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SaVI/CSSR Seminars

  • The promise and potential of evidence-based policing in South Africa

    Speaker: Andrew Faull 

    Andrew is a Senior Researcher in the Justice and Violence Prevention Programme at the Institute for Security Studies (ISS) where he leads a project on evidence-based policing. He was previously a senior researcher at the University of Cape Town’s Centre of Criminology, where he remains an Associate. He earned his doctorate at the Centre of Criminology at the University of Oxford and is the author of two books about South African police officers.

    Abstract: 

    Does ‘visible policing’ or rapid police response dissuade people from offending? Are our intuitions about criminal justice reliable?  The emerging field of evidence-based policing suggests that much of what the public and police believe may be wrong. In evidence-based policing, police officers, communities and researchers are encouraged think critically about what police do. Police challenge existing norms and carefully test new approaches to their work, building on and refining the best available evidence of what works to achieve the intended outcomes. This seminar will introduce the idea of evidence-based policing and ask whether it has a place in the policing of South Africa.

    Date: Tuesday,01 October 2019

    Time: 12:50 -14:00 (lunch will be served from 12:30)

    Venue: CSSR Seminar Room 4.29 Leslie Social Science Building, Upper Campus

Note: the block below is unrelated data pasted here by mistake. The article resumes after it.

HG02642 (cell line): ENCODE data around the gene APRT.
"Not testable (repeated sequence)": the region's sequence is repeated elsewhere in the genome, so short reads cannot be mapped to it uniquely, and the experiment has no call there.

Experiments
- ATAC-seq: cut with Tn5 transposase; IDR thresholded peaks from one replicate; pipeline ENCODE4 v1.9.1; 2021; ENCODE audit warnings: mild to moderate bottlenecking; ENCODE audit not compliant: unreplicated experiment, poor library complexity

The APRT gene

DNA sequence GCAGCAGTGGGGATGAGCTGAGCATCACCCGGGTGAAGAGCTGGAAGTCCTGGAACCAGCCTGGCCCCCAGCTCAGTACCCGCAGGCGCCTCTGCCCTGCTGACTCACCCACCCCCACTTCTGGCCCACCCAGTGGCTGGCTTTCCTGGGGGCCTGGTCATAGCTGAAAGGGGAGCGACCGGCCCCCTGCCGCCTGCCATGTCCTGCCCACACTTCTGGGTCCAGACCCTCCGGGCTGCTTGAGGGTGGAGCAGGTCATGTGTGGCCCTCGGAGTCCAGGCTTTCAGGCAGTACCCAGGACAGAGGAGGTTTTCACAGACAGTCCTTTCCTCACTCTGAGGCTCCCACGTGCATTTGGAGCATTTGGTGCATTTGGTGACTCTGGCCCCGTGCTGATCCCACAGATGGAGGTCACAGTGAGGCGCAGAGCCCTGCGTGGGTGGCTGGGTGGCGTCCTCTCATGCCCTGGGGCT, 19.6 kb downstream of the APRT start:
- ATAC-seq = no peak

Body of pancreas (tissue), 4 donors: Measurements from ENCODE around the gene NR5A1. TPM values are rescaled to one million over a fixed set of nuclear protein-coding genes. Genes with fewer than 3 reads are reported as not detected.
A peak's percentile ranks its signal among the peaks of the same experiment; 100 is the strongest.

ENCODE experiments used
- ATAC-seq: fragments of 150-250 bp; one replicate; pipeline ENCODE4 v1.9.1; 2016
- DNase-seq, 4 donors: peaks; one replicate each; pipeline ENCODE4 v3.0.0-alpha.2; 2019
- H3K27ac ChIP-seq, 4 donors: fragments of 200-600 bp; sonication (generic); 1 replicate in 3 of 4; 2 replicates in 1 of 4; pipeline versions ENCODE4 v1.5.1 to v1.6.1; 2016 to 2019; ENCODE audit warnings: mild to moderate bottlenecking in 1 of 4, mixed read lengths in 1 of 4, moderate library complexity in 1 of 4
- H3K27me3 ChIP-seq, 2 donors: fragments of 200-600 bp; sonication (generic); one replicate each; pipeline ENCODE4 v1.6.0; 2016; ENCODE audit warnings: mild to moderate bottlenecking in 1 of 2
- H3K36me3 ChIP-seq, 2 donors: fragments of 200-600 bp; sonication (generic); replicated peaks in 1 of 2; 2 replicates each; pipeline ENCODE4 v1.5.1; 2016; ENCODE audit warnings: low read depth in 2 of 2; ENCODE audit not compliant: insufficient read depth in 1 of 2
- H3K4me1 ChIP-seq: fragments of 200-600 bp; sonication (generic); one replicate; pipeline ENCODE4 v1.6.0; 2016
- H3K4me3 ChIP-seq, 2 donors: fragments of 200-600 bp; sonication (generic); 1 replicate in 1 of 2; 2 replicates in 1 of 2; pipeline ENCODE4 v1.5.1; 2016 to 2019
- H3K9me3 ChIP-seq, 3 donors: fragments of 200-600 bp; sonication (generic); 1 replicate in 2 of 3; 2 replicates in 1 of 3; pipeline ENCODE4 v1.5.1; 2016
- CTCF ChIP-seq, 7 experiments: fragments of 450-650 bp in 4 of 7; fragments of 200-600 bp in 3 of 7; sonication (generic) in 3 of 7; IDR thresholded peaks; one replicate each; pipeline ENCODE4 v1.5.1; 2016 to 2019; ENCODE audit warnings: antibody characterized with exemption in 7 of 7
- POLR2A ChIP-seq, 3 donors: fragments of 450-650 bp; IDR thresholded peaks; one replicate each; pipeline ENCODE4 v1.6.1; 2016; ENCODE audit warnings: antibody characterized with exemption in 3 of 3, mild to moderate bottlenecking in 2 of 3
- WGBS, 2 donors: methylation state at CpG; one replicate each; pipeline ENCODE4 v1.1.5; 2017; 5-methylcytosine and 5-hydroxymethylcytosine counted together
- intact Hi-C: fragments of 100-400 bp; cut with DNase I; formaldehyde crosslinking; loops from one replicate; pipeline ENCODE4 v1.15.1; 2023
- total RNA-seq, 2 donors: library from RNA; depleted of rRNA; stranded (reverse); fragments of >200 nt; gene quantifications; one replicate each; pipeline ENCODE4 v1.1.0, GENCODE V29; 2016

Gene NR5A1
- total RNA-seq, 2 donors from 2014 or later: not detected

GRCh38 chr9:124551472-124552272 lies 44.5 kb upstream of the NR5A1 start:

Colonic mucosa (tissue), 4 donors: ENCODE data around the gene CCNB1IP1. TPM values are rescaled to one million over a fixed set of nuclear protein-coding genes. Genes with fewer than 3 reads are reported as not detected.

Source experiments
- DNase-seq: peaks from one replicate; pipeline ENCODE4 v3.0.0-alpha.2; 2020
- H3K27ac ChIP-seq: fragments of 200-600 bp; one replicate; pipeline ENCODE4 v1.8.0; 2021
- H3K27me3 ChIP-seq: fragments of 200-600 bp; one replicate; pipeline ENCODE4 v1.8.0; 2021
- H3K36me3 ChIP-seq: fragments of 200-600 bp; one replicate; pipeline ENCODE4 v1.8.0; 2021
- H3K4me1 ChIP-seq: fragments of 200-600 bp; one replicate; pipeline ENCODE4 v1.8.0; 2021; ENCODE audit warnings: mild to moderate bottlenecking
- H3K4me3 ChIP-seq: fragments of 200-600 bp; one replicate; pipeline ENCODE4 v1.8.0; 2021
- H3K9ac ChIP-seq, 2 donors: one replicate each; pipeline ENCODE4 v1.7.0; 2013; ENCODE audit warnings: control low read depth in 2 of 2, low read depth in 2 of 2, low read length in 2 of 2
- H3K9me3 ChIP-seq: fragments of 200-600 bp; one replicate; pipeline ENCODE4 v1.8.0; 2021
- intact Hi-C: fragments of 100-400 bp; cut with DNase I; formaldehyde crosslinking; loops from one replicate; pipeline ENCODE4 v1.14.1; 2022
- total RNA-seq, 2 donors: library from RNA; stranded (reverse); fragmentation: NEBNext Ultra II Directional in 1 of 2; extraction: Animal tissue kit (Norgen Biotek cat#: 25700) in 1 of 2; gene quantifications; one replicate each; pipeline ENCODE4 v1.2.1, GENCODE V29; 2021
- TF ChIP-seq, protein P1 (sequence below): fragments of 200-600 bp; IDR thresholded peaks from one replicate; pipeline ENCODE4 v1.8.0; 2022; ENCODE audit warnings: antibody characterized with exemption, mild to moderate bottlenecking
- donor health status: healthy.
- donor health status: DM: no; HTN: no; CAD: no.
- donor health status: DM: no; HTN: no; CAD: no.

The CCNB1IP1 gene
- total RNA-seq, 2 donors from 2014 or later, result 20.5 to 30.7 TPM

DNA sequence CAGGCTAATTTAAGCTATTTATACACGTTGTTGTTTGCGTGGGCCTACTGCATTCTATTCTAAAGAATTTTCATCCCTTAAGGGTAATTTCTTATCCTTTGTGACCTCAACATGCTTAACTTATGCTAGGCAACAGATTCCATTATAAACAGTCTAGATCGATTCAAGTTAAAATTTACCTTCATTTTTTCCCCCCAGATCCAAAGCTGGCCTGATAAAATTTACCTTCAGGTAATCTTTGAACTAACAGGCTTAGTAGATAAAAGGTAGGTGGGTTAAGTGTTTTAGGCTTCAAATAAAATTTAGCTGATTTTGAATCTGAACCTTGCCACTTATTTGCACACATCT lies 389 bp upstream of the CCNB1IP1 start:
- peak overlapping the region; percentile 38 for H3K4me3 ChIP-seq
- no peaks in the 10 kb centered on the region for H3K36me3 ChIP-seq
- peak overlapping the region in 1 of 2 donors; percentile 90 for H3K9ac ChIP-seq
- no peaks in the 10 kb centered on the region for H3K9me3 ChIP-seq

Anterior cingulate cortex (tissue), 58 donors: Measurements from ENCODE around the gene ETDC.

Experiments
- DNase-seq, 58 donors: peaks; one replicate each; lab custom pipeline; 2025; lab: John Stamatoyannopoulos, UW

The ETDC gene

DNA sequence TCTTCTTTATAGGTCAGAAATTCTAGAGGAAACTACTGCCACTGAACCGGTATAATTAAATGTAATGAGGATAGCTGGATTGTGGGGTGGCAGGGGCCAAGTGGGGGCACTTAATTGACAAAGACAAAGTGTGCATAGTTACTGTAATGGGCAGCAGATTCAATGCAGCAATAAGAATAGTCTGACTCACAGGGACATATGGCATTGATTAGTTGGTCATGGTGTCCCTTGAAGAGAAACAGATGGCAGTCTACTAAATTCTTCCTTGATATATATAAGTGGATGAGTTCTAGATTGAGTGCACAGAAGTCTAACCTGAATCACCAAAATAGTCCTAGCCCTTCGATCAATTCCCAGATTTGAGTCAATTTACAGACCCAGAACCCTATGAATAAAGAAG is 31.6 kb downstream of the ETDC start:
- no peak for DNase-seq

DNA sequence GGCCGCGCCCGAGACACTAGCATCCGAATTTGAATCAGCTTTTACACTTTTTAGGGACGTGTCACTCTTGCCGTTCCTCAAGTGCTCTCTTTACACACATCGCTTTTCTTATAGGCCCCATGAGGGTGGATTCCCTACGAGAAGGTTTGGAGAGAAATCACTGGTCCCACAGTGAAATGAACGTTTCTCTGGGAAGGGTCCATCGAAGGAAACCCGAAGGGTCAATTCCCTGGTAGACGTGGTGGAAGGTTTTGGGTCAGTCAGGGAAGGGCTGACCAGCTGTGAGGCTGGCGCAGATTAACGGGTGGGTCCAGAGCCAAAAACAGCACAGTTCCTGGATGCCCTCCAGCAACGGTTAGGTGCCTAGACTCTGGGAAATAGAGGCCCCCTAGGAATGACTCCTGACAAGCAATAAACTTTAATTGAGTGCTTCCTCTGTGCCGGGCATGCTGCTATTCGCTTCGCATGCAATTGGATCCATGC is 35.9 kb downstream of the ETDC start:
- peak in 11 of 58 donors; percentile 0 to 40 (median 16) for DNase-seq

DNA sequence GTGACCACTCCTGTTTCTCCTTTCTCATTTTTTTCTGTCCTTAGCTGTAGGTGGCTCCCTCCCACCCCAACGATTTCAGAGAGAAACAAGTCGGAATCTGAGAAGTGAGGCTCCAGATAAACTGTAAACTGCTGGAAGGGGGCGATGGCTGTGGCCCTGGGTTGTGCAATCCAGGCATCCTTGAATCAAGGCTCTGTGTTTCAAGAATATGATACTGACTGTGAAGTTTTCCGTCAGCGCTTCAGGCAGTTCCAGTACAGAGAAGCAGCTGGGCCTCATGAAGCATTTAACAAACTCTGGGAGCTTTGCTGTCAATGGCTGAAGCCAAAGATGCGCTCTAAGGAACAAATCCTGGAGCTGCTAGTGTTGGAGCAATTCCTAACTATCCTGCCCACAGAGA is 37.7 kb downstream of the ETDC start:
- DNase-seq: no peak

RSVP with: Lameez Mota> lameez.mota@uct.ac.za

  • Militarised Policing and the ‘War on Crime’ in Cape Town

    Date: Tuesday, 30 July 2019

    Seminar Title: 

    Militarised Policing and the ‘War on Crime’ in Cape Town

    Speaker: 

    Dr Guy Lamb, Director, Safety and Violence Initiative, University of Cape Town.

    Abstract: 

    Recently more than 1,000 South African National Defence Force (SANDF) soldiers were deployed to support the South African Police Service (SAPS) as part of Operation Prosper in an attempt to restore law and order and reduce the number of incidents of violent crime in various hotspots throughout Cape Town. This is not the first time the SAPS and the SANDF have engaged in joint crime-fighting, crackdown operations. For more than two decades, whenever there has been an acute moral panic about violent crime, government has typically responded with the deployment of large policing operations that have often involved in the military. This seminar will reflect on how crime hotspots have been policed in South Africa since the mid-1990s, and the impact that militarised policing has had crime levels.